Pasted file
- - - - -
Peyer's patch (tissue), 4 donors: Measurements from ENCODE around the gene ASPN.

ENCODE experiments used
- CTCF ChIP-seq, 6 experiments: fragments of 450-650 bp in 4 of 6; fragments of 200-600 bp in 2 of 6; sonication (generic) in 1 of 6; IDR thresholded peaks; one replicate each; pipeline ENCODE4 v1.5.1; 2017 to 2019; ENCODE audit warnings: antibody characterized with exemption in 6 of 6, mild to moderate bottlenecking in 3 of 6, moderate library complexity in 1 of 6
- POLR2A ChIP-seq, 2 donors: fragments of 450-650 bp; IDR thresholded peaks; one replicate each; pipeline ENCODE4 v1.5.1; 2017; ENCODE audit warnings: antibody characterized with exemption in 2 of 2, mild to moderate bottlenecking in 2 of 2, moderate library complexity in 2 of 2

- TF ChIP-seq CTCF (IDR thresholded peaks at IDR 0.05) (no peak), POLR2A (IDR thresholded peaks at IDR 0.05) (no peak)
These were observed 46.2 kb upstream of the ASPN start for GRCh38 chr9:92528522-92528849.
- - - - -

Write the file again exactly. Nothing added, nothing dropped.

Peyer's patch (tissue), 4 donors: Measurements from ENCODE around the gene ASPN.

ENCODE experiments used
- CTCF ChIP-seq, 6 experiments: fragments of 450-650 bp in 4 of 6; fragments of 200-600 bp in 2 of 6; sonication (generic) in 1 of 6; IDR thresholded peaks; one replicate each; pipeline ENCODE4 v1.5.1; 2017 to 2019; ENCODE audit warnings: antibody characterized with exemption in 6 of 6, mild to moderate bottlenecking in 3 of 6, moderate library complexity in 1 of 6
- POLR2A ChIP-seq, 2 donors: fragments of 450-650 bp; IDR thresholded peaks; one replicate each; pipeline ENCODE4 v1.5.1; 2017; ENCODE audit warnings: antibody characterized with exemption in 2 of 2, mild to moderate bottlenecking in 2 of 2, moderate library complexity in 2 of 2

- TF ChIP-seq CTCF (IDR thresholded peaks at IDR 0.05) (no peak), POLR2A (IDR thresholded peaks at IDR 0.05) (no peak)
These were observed 46.2 kb upstream of the ASPN start for GRCh38 chr9:92528522-92528849.